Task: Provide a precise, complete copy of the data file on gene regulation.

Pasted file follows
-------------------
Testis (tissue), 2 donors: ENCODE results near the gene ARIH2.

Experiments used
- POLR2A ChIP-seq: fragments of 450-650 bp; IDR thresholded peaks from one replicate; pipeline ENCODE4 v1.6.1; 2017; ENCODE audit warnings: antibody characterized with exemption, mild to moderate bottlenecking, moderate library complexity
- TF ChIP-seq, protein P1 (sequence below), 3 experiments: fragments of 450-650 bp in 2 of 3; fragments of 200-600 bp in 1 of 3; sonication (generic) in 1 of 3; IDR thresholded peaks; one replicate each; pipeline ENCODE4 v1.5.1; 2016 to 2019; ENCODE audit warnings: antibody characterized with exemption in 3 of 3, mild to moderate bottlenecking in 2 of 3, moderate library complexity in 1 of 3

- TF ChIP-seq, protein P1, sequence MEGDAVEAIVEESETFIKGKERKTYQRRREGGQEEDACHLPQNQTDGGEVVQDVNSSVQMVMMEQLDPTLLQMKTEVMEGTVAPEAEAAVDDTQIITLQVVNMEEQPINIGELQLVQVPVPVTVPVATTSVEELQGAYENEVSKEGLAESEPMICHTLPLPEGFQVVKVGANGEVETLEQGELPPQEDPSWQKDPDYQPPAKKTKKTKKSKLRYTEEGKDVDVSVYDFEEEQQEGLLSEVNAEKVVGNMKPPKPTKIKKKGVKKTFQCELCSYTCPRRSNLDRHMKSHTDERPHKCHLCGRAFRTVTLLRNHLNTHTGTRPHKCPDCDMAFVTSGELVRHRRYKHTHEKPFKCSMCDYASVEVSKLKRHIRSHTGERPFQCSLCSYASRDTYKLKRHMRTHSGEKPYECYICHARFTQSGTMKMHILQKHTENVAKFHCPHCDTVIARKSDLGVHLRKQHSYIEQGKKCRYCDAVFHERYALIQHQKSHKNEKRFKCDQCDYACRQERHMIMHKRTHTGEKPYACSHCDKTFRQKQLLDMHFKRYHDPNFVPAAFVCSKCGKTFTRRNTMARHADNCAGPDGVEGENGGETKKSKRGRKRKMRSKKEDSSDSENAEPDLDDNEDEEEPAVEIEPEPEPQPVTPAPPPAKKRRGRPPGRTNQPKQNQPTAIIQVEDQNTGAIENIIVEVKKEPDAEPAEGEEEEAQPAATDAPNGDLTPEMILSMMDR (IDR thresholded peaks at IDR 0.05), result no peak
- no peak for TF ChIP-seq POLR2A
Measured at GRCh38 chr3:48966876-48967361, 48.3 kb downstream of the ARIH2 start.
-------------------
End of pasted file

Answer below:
Testis (tissue), 2 donors: ENCODE results near the gene ARIH2.

Experiments used
- POLR2A ChIP-seq: fragments of 450-650 bp; IDR thresholded peaks from one replicate; pipeline ENCODE4 v1.6.1; 2017; ENCODE audit warnings: antibody characterized with exemption, mild to moderate bottlenecking, moderate library complexity
- TF ChIP-seq, protein P1 (sequence below), 3 experiments: fragments of 450-650 bp in 2 of 3; fragments of 200-600 bp in 1 of 3; sonication (generic) in 1 of 3; IDR thresholded peaks; one replicate each; pipeline ENCODE4 v1.5.1; 2016 to 2019; ENCODE audit warnings: antibody characterized with exemption in 3 of 3, mild to moderate bottlenecking in 2 of 3, moderate library complexity in 1 of 3

- TF ChIP-seq, protein P1, sequence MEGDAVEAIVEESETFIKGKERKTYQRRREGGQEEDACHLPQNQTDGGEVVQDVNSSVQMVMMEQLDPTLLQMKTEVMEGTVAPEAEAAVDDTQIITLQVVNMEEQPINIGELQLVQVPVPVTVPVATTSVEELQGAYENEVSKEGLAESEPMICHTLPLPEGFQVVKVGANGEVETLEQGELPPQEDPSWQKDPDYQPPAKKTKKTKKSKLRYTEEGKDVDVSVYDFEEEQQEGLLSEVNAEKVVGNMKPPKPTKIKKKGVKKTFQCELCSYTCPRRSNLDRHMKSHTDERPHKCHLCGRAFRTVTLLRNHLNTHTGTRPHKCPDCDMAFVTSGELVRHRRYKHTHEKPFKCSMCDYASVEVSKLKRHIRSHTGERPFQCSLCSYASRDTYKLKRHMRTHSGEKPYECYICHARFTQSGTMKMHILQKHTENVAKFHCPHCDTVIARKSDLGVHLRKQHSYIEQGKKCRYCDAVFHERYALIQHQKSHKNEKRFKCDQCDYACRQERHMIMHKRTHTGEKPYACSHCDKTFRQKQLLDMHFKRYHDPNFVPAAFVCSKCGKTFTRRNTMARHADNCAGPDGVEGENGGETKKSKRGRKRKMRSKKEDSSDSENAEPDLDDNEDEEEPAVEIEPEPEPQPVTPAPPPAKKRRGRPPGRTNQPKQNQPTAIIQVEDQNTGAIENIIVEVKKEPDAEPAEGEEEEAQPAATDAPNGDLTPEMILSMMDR (IDR thresholded peaks at IDR 0.05), result no peak
- no peak for TF ChIP-seq POLR2A
Measured at GRCh38 chr3:48966876-48967361, 48.3 kb downstream of the ARIH2 start.